Who Five Well Being Index (WHO-5)
5 questions to measure mental well-being
The 5-item World Health Organization Well-Being Index (WHO-5) is among a widely used questionnaire assessing subjective psychological well-being in research and clinical settings. Since its first publication in 1998, the WHO-5 has been translated into more than 30 languages and has been used in research studies all over the world. The scale has been used most extensively in endocrinology, which is explained by the fact that the WHO-5 was developed in a Pan-European study of patients with diabetes. It remains most popular in Europe. The WHO-5 has high clinimetric validity, can be used as an outcome measure balancing the wanted and unwanted effects of treatments, is a sensitive and specific screening tool for depression. Some studies have show it to have a sensitivity of 93% and a specificity of 83% in identifying depression.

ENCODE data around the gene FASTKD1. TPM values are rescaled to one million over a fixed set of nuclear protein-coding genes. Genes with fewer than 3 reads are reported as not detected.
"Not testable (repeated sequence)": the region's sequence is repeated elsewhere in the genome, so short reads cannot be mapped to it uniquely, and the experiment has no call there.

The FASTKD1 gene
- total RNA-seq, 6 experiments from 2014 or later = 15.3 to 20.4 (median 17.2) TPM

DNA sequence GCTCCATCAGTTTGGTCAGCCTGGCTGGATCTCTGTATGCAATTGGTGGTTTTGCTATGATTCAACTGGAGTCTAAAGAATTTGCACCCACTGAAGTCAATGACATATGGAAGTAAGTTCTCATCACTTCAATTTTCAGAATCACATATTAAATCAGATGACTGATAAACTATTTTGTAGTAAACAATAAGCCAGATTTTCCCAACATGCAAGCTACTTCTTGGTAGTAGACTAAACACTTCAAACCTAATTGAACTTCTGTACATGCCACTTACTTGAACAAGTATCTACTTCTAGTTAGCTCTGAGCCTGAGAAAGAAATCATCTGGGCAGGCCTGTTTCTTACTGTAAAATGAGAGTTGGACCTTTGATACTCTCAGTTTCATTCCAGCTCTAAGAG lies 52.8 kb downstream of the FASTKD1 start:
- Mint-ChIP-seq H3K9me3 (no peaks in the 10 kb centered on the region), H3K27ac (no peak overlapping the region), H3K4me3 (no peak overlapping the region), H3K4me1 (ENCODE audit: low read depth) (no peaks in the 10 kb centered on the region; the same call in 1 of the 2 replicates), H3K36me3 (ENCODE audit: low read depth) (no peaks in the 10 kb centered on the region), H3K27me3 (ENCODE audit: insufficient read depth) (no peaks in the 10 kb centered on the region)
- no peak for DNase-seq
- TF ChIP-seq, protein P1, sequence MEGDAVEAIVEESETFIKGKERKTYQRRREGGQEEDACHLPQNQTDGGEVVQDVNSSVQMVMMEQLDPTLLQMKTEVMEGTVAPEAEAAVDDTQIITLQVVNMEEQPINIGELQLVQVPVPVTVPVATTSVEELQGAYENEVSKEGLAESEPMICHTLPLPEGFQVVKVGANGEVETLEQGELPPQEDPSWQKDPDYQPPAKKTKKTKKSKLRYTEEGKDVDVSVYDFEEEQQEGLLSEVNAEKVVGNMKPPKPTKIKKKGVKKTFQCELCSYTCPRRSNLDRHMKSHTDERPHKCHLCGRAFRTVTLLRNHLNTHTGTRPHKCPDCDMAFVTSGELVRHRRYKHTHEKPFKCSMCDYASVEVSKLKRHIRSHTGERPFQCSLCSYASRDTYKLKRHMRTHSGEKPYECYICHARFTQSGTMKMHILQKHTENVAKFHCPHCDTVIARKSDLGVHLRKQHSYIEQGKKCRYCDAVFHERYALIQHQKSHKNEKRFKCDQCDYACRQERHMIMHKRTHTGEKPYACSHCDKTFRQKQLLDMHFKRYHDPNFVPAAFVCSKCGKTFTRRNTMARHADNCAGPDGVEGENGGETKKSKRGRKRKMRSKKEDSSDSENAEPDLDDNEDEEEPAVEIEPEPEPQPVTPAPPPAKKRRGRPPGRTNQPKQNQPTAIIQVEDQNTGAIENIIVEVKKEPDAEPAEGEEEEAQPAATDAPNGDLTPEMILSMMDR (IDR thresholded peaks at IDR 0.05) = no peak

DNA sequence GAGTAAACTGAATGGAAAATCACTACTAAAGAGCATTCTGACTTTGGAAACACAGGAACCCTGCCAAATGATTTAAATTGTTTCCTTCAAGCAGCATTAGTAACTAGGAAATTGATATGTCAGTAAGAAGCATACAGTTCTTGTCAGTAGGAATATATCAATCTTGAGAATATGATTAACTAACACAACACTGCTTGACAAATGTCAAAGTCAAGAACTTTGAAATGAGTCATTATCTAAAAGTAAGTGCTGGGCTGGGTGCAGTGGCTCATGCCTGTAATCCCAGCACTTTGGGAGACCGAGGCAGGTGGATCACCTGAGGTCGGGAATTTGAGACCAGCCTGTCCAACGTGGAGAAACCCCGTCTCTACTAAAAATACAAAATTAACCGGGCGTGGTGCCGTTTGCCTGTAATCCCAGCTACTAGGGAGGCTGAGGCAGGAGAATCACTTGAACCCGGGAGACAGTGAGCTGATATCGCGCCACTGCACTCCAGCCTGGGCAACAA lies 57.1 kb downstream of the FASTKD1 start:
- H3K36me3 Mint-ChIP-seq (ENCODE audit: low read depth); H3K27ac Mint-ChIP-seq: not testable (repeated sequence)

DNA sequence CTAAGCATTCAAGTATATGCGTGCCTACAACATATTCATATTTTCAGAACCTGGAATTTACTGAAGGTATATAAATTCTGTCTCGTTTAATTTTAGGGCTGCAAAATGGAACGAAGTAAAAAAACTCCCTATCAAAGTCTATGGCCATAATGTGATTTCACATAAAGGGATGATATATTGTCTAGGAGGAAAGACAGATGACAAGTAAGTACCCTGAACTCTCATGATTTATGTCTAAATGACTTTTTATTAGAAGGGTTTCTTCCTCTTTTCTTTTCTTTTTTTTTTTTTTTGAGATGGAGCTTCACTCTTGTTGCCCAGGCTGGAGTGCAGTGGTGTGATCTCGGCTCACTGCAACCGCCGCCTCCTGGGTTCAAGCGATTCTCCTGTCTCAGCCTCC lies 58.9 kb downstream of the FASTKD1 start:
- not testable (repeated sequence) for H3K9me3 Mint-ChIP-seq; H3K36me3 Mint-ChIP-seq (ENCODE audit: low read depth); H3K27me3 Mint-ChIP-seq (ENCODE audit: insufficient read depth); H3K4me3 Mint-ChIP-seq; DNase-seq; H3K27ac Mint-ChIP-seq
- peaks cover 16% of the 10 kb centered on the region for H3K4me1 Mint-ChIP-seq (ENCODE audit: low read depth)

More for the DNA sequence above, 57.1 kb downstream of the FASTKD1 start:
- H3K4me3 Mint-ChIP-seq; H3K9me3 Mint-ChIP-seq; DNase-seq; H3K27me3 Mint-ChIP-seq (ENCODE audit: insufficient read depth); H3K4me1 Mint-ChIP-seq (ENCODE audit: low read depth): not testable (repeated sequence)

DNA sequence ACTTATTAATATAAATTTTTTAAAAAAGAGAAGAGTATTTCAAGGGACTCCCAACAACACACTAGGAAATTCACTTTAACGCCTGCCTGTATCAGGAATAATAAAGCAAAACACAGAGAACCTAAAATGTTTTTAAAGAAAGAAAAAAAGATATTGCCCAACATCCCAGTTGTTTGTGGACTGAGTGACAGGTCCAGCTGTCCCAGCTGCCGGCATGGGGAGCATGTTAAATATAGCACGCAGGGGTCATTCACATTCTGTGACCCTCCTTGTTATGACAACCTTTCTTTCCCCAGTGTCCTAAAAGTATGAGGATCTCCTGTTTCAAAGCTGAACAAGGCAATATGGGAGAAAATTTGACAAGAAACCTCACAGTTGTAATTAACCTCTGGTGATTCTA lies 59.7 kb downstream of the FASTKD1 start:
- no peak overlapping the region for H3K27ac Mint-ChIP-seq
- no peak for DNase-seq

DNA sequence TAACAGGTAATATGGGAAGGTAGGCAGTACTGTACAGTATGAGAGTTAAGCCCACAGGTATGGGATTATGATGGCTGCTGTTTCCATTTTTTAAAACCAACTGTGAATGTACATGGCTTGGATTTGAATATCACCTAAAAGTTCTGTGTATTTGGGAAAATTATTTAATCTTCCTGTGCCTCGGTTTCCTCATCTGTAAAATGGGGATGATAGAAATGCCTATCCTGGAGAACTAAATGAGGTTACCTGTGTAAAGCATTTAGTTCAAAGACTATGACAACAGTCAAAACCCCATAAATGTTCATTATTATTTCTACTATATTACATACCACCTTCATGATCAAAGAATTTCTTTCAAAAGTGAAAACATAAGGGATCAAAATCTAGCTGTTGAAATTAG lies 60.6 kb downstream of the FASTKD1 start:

The WHO-5 is focused on subjective quality of life based on positive mood (good spirits, relaxation), vitality (being active and waking up fresh and rested), and general interest (being interested in things). Since it’s design doesn’t incorporate all the diagnostic criteria for a DSM V diagnosis, it alone is insufficient as a diagnostic tool. A score below 50 can indicate poor well-being which may be secondary to a depressive disorder or other etiology and is an indication for further evaluation.
Topp CW, Østergaard SD, Søndergaard S, Bech P.